New World Disorder
Black & White Gallery
As each day passes, automatism saturates deeper into everyday life. Natural spontaneity has been stifled by technological convenience, a fact frequently misplaced within individual routines. Ben Parry’s cluttered installations and prints are extremely witty and sensationalize the mundane through the construction of mechanically engineered performances. Using fragments of computers, road signs, washing machines, motors, cars and toys, Parry makes allegories out of found objects. The artist’s use of elements that initially furnished lives of the First World calls attention to the existing global hierarchy and the ironic juxtaposition it poses to the democratic notion of globalization.
A light box reading "Believe Nothing That You Hear and Only Half of What You See," hangs on a wall near the gallery’s entrance, in the periphery of the artist’s traveling installation titled "TV World Order and the Technological Military Machine." Eight figures comprised of mannequin bodies, ducts, and propellers stand in a circle facing a rocket-like gizmo. Televisions serve as heads and faces while intermittently flashing static. One disfigured, electronic form uses the small hand of a baby doll to press a red button labeled "Total World Destruction." Each mechanism subsequently lights up as the rhythmic noise of static screens suggests the sounds of military combat. The meaning and effect of this installation emerges from the ironic combination of crude constructions within a conventional exhibition format.
Parry, however, goes further and reaches into the physical structure of the gallery’s floor to create "Electronic Dream." More polished in appearance and conceptual in style, a collection of lights shine up from beneath three long sections of opaque plexiglass expanding upon the timelessness that is inherent to most of his work. Political convictions continue to appear in five additional, framed images. Created out of print and mixed media, these pieces reflect a Warholian serial use of imagery to reaffirm the powerful nature of consensus. One of the untitled pieces, for example, portrays countless numbers of British stamps bearing the profile of Queen Elizabeth as a red silhouette of marching soldiers advances down across the surface of the work.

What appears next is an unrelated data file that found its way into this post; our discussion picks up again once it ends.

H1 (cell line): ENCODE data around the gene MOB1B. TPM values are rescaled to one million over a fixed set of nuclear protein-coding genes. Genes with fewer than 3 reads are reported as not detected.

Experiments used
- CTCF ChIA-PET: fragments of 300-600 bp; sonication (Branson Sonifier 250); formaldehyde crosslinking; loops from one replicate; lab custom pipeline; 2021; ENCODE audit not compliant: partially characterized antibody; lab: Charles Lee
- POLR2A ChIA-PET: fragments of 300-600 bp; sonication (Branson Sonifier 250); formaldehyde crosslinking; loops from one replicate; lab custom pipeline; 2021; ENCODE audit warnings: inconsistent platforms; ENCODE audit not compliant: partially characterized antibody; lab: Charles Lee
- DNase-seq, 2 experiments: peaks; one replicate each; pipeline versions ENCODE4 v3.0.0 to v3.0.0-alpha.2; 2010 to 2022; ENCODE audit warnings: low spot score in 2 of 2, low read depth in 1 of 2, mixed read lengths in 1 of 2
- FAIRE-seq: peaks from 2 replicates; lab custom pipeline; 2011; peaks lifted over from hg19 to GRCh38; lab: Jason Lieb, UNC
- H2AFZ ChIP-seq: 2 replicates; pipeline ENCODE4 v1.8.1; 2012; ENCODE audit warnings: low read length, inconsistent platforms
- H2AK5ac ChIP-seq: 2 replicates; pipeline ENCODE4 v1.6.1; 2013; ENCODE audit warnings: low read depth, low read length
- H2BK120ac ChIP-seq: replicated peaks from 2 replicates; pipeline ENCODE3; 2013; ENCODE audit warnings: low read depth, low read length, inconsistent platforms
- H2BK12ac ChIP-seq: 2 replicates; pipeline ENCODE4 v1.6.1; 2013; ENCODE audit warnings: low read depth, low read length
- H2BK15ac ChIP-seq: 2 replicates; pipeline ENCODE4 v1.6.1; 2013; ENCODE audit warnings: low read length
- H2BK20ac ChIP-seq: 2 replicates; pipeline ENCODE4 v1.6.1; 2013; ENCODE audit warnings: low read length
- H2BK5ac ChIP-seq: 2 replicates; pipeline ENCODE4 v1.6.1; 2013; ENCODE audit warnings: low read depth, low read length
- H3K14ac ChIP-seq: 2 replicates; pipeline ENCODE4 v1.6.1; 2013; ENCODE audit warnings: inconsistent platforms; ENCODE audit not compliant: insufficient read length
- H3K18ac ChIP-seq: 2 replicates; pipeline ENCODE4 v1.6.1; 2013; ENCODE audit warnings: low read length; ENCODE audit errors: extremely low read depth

A third site-specific installation, situated outdoors in the gallery’s courtyard, continues the artist’s visual satire on nationalist and capitalist megalomania. "Stop" and "Go" signs spin among other odd constructions such as a globe wearing a gas mask beneath a tattered umbrella lined with fighter jets and rockets. The artist also includes an assemblage of Coca-Cola cans fashioned in the shape of a machine gun. The play between word and image imbues each work with a provocative nature while recontextualizing the militaristic nature of globalization into a euphemism for colonization.
Considering the widespread, jaded mood surrounding the war waged in Iraq, Parry’s exhibition is right on target. These installations, however, exhibit a weakness while colliding with paradox. Although the artist’s criticism of patterned living is valid and clear, his argument contradicts the reality that societal structure is needed to live successfully. A regular influx of change, however, is required to unsettle the forces of monotony, because it is within monotony that destruction finds its origin. Although the military is an example of automatism par excellence, Parry does not fall short in addressing the fact that technological culture increasingly transforms consumers into the objects that they buy.
Jill Connor teaches at Parson's new school.